Interesting Tidbits from Canon's EF Lens Chart

Discussion in 'Canon' started by fruitbat, Jan 30, 2004.

  1. fruitbat

    fruitbat Guest

    Just took a look at Canon's updated PDF Lens Chart, and noticed a few
    things:

    - Differentiation between Ring USM and Micro USM (it's about time!)
    - Every type of USM returns distance information for E-TTL II,
    apparently.
    - Plenty of footnotes referenced, but no actual footnotes! :p

    So, they've had distance-reading capability in USM lenses for quite
    some time. Other have mentioned Nikon patents in this context, but I'm
    not clear on the specifics myself. Anyone have more insight?

    The 70-200/4L is listed on the chart as a Micro-USM, but Canon's
    website page for that lens says Ring-USM, so maybe the chart isn't
    100% accurate...

    Also, compared to previous charts, this one's formatting almost looks
    preliminary. So get it while you can, I guess, if it's worth it...

    Jeff
     
    fruitbat, Jan 30, 2004
    #1
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  2. fruitbat

    Tony Spadaro Guest

    Everything I've read says teh 70-200 f4 is ring USM. Lens brochures have
    had that information for as long as I can remember but the trouble is
    finding the brochure when I need it.
     
    Tony Spadaro, Jan 30, 2004
    #2
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  3. $- Every type of USM returns distance information for E-TTL II,
    $apparently.

    I saw a list in the Canon EOS forum at photo.net which disagrees
    with this; it lists a number of lenses which do not return distance
    information, and the list includes many micro USM and some ring USM
    lenses. There was no attribution given for the list so it may or
    may not be accurate.

    $So, they've had distance-reading capability in USM lenses for quite
    $some time. Other have mentioned Nikon patents in this context, but I'm
    $not clear on the specifics myself. Anyone have more insight?

    Canon started putting distance information in some of their lenses
    in the early 1990s, but it has been used for very little until now
    (according to the EOS FAQ, a couple of 1990s EOS bodies used it somehow
    for portrait and close-up modes).

    I don't know the specifics on the patent issue, but it has to do
    with using distance information for flash metering. Patents are
    typically quite specific, so if you can find a different means of
    using distance information to aid your flash metering, you could
    introduce your different method without having to license the
    original patent. Or you could license it, or wait for it to expire.

    $The 70-200/4L is listed on the chart as a Micro-USM, but Canon's
    $website page for that lens says Ring-USM, so maybe the chart isn't
    $100% accurate...

    The 70-200/4 is indeed powered by ring USM.

    If this is from Canon's U.S. Web site, it'll just be another in a
    long series of typos and other errors. Canon's press release for
    the 28-300 disagrees with the information in their lens listing
    regarding how many aspherical elements it has, while the lens listing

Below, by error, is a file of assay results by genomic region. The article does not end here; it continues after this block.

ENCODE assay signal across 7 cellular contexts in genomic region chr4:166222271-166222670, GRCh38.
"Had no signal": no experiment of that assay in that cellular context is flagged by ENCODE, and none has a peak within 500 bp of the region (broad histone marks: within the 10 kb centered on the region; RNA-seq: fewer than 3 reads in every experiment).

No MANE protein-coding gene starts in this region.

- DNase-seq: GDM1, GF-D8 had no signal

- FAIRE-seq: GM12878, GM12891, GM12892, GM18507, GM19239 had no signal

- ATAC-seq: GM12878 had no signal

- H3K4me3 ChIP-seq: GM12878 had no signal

says the 70-300 has two UD elements (which don't appear in the
    block diagram and aren't mentioned in the press release). I've
    seen information from elsewhere claiming that these two lenses have
    the circular aperture diaphragm that Canon has been using in many of
    its recent lenses but neither the lens listing nor the press release
    say anything about this.

    I have some Canon printed brochures from a few years ago that also
    have errors in them. I don't believe Canon U.S. employs proofreaders
    or fact checkers. There were some PDFs about these lenses that were
    posted a few days ago, supposedly from Canon France, and if they're
    indeed official, then apparently Canon France doesn't, either.[/QUOTE]
     
    Stephen M. Dunn, Jan 30, 2004
    #3
  4. fruitbat

    Pål Jensen Guest

    Distance information from lenses has been available from all manufacturers
    for at least a decade....
     
    Pål Jensen, Jan 30, 2004
    #4
  5. fruitbat

    Skip M Guest

    The EF lens brochure I have says the 70-200L is ring USM.
     
    Skip M, Jan 30, 2004
    #5
  6. A cursory inspection of "EF Lens Work III", suggests that all "L" lenses,
    with the exception of the T&S lens, have ring motors. Many others have
    micro-motors, or other AF systems.

    Bill Tallman
     
    William D. Tallman, Jan 31, 2004
    #6
  7. fruitbat

    Mark M Guest

    I had previously noticed that exif data from shots on the 10D include
    "distance to subject" data.
    This was a surprise to me, since I knew that E-TTL flash tech did not
    consider this.
    I had no idea this was considered until sticking my lenses on a DSLR.
    I can't remember if my old, destroyed D30 also recorded this exif tid-bit,
    but I can find out soon enough by simply calling up those images from the
    hard drive...
    ....wait...I'll look... Yep--It's there.
    Hmmm.
     
    Mark M, Jan 31, 2004
    #7
  8. fruitbat

    MikeWhy Guest

    It's there on the 300D as well, but it reports 66m for infinity.
     
    MikeWhy, Jan 31, 2004
    #8
  9. fruitbat

    Skip M Guest

    Interesting related note, distance info is recorded on my D30 with my Canon
    lenses, but not with my Tokina 28-70 f2.6-2.8...
     
    Skip M, Jan 31, 2004
    #9
  10. fruitbat

    DM Guest

    Apparently not the now discontinued 28-70/2.8L. It doesn't deliver
    distance information. The new 24-70 does, though. Bummer.
    Erm.. I have the 70-200/4L and it is ring-USM, and damn fast at that.
     
    DM, Feb 1, 2004
    #10
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